Home Music Adrianne Lenker: songs and instrumentals

Adrianne Lenker: songs and instrumentals

On Adrianne Lenker’s new albums songs and instrumentals, the plucking of her guitar strings mingles with the chirping of birds and the pitter-patter of rain. A dead horse lies naked in the shed, his decomposing body a garden of life anew as flies draw sugar from his head and a crow rests in his jaw. Adrianne asks her daughter to “take my life into your life” and help her die peacefully by the beech beside the river. Life and love and death are not separate stages in a cycle. In Adrianne’s eyes, they are one and the same, a singular nature.

Lenker’s worldview is a warm antidote for an existential crisis, but she also dwells on the tragedy in our fated return to nature. When she describes the horse’s corpse as “evergreen, anodyne” on the haunting “ingydar,” the body is just there, as inoffensive and changeless as the shed in which it lies. Adrianne laments “everything eats and is eaten/ time is fed,” and suddenly life is neither special nor mundane. It just is.

Lead single “anything” follows, a breezy sister of Bon Iver’s “Holocene” that has Lenker seeking escape in a memory of love. “I don’t wanna talk about anything/ I wanna kiss kiss your eyes again/ wanna witness your eyes lookin,” she sings as her twinkling guitar ushers her towards a relieved “woo!” Contrast this with the harrowing “come,” on which Adrianne relies on love to face death rather than distract herself from it. “Take my hand, take a hold/ let me lie on your arms,” she begs her daughter. Even later in the tracklist, Lenker’s pantheism brings her peace on “not a lot, just forever.” Death can not be a return to nature if we never left it, and eternity becomes a simple thing. This feeling of universal union shines as Adrianne sings “not a lot, just forever/ intertwined, sewn together/ as the rock wears the weather.”

The Big Thief singer jumps from exhausted indifference to fear to acceptance of death with grace, and the music follows suit. The only instruments on “songs” are guitars, Adrianne’s signature whisper crooning and the sounds of nature, but this is all Lenker needs to relay such a wide range of sentiments. Her guitar work is masterfully expressive, dancing impulsively like the strokes of a Jackson Pollock painting on opener “two reverse” as she sings “light blue, dark blue, grey/ crimson trail/ straight through, stay don’t stray.”

Lenker has made a habit of seeking out different environments in which to bring her songs to life. The lush U.F.O.F., her first of two fantastic Big Thief albums in 2019, was recorded amongst the green Pacific Northwest landscape of Woodinville, Washington, and the rustic Two Hands was recorded in arid Tornillo, Texas. Adrianne carries on the tradition with songs and instrumentals, recording in a remote cabin in Massachusetts surrounded by trees and creeks, and songs and instrumentals are unquestionably her “cabin in the woods” records. Lenker’s voice mingles with the intimate sounds of animals, weather and adjusting furniture, affecting her musings on death and love with a powerful authenticity.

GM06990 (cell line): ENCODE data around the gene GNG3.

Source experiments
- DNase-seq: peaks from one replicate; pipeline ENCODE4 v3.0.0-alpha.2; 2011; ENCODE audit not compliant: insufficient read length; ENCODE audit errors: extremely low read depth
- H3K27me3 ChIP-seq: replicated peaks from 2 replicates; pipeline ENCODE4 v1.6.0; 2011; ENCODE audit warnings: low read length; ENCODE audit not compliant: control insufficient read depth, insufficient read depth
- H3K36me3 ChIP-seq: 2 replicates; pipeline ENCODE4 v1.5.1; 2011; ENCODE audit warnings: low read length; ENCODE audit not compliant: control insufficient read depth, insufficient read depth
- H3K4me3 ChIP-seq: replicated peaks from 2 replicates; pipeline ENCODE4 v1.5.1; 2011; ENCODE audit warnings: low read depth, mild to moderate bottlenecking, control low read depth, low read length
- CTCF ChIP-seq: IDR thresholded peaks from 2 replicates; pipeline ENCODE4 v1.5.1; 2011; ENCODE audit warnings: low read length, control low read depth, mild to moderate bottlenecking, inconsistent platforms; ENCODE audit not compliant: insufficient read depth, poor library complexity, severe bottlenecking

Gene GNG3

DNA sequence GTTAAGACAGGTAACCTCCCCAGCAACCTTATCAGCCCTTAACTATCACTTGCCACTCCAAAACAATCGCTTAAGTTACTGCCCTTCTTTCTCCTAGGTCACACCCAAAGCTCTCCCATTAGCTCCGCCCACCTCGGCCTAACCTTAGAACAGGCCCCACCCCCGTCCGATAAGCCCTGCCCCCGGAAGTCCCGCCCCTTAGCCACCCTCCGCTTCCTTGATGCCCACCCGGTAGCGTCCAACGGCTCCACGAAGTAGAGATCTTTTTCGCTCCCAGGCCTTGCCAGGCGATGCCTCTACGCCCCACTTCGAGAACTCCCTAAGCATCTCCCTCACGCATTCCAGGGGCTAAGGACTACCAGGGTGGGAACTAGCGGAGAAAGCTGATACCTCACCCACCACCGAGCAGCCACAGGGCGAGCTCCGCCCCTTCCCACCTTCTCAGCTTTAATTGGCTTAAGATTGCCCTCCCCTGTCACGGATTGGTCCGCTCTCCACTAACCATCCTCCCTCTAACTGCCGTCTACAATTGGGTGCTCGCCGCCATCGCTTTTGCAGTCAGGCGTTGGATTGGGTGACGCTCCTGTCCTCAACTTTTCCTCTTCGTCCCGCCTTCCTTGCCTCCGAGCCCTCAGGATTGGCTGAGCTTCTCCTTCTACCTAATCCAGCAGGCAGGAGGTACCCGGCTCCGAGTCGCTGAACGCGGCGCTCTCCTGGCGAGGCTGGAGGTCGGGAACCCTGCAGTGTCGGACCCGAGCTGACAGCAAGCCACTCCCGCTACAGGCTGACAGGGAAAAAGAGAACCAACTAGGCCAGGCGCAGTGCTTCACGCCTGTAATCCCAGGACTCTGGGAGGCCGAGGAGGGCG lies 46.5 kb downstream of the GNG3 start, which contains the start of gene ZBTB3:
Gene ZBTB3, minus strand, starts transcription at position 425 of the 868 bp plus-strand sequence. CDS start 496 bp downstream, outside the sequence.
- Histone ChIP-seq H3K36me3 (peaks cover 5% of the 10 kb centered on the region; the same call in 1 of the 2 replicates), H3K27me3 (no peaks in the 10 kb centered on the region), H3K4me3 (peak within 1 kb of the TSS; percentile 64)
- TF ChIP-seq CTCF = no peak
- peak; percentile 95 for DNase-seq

And while songs plays on Lenker’s relationship with life and death around her, the abstract companion album instrumentals completes the merging of artist and nature into a singular being. Composed of Adrianne’s daily guitar improvisations, instrumentals presents an orchestra of rustling leaves, raindrops and birds beside wistful fingerpicking. It’s a fresh take on the Big Thief singer’s fascination with the harmony of music and environment, and a deep breath after the trauma and devastation of songs.

Though Adrianne does well to lighten the load of such heavy themes with a few sweeter tracks, these moments of relief are the songs’ least engaging. The lullaby “heavy focus” is a bit too sleepy and refuses to evolve, a quality not unlike a skipping record that hammers home the despair of tracks like “ingydar” and the Elliott Smith inspired “forward beckon rebound” but ultimately sounds repetitive on the album’s lighter songs. “half return” at least shows off some eccentric guitar work including a tense and chaotic outro, but Lenker’s vocals are frustratingly monotonous and make the song’s two-minute runtime feel long.

Still, Lenker only loosens her tight grip on our attention a few times. On the tender “zombie girl,” she questions music’s ability to heal, pleading “oh, emptiness/ tell me ‘bout your nature/ maybe I’ve been getting you wrong/ I cover you with questions/ cover you with explanations/ cover you with music.” Her tearful fingerpicking is as much an element of nature as the birds and windchimes over which she plays, and as she sings about sleep paralysis and escaped dreams the song’s tired futility is felt to the core.

Adrianne implies such deep questions throughout her latest solo album without providing any explicit answers. But despite their instrumental sparsity, songs and instrumentals are albums rich in detail, and when taken as a whole they feel less like a question and more like a resolution. She sings of parting acts such as breakups and death, but the distance is closed by the shuffle of recording and the sounds of nature. songs and instrumentals offer a unification of life, death and love, and by exploring her pain Adrianne Lenker has crafted a subtle and stunning demonstration of healing.

On Adrianne Lenker’s new albums songs and instrumentals, the plucking of her guitar strings mingles with the chirping of birds and the pitter-patter of rain, unifying life, death and love as a singular nature.
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Healing pantheism
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